Bob Mondello

Bob Mondello, who jokes that he was a jinx at the beginning of his critical career, "hired to write for every small paper in Washington, D.C., just as it was about to fold," saw that jink broken in 1984, when he came to NPR.

For more than three decades, Mondello has reviewed movies and covered the arts for NPR News, seeing at least 250 films and 100 plays annually, then sharing critiques and commentaries about the most intriguing on NPR's award-winning newsmagazine All Things Considered. In 2005, he conceived and co-produced NPR's eight-part series "American Stages," exploring the history, reach, and accomplishments of the regional theater movement.

Mondello has also written about the arts for such diverse publications as USA Today, The Washington Post, and Preservation Magazine, as well as for commercial and public television stations. And he has been a lead theater critic for Washington City Paper, D.C.'s leading alternative weekly, since 1987.

Before becoming a professional critic, Mondello spent more than a decade in entertainment advertising, working in public relations for a chain of movie theaters, where he learned the ins and outs of the film industry, and for an independent repertory theater, where he reveled in film history.

Asked what NPR pieces he's proudest of, he points to commentaries on silent films – a bit of a trick on radio – and cultural features he's produced from Argentina, where he and his husband have a second home. An avid traveler, Mondello even spends his vacations watching movies and plays in other countries. "I see as many movies in a year," he says. "As most people see in a lifetime."

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Movie Reviews
12:57 pm
Fri February 13, 2015

Love From A To Z — And Back Again — In 'The Last Five Years'

The finite romance in The Last Five Years is "haunting, bittersweet" says NPR film critic Bob Mondello.
Courtesy of RADiUS

Originally published on Fri February 13, 2015 5:29 pm

Movie musicals used to be box-office poison, but lately they've found ways to sing to a wider crowd. The onscreen Les Miz did away with lip-synching, Annie went multi-cultural, Into the Woods belted out revisionist fairy-tales — and combined, those three movies have taken in almost three-quarters of a billion dollars.

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Movies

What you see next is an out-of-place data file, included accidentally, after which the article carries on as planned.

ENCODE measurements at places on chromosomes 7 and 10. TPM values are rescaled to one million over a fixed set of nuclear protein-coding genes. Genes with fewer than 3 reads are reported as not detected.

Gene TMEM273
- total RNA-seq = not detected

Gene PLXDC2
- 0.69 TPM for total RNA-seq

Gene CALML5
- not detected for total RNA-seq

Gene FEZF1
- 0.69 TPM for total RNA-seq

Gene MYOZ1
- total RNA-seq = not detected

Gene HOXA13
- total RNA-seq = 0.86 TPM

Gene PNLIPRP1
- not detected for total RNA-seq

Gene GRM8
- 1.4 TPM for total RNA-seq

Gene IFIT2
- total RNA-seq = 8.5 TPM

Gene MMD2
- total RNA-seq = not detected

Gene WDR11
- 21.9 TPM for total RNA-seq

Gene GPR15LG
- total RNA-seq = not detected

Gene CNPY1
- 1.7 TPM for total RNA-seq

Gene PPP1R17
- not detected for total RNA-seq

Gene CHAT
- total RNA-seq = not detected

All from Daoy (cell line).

3:01 pm
Mon January 26, 2015

It'd Be No 'Folly' To Remake This Musical Classic

Bob Mondello brought in his own personal copy of the original Follies cast album — intern Patrick Fort added the starburst.
Emily Jan NPR

Originally published on Wed January 28, 2015 7:47 am

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Movies
4:14 pm
Thu January 15, 2015

'Birdman,' 'Grand Budapest Hotel' Lead Oscar Nominations

Originally published on Thu January 15, 2015 5:33 pm

Copyright 2015 NPR. To see more, visit http://www.npr.org/.

Movie Reviews
2:36 pm
Fri January 2, 2015

'Leviathan' And 'Two Days' Look For Oscar Gold

Marion Cotillard is Sandra, who must convince her factory co-workers to vote against giving themselves a bonus in order to preserve her job, in Two Days, One Night.
Les Films du Fleuve

Originally published on Fri January 2, 2015 5:23 pm

The week between Christmas and New Year's is always a boom time for Hollywood — generally the biggest box office week of the year. It is also a time of Oscar hopefuls, a group that included two foreign-language films in 2014: Two Days, One Night from Belgium, and Russia's Leviathan, both of which tackle social issues through the lens of family.

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Movie Reviews
2:24 pm
Wed December 31, 2014

Favorite Films Of 2014: Why Stop At 10?

Richard Linklater's daringly experimental Boyhood is Bob Mondello's favorite film of 2014.
IFC Productions

Originally published on Wed December 31, 2014 5:48 pm

Hollywood would just as soon forget 2014 when it comes to box-office numbers. Despite the success of Guardians of the Galaxy, and the arrival of the final Hobbit sequel, movie grosses are off about half a billion dollars from last year.

What about quality? This year's films were quirkier than usual — but still, my cup runneth over.

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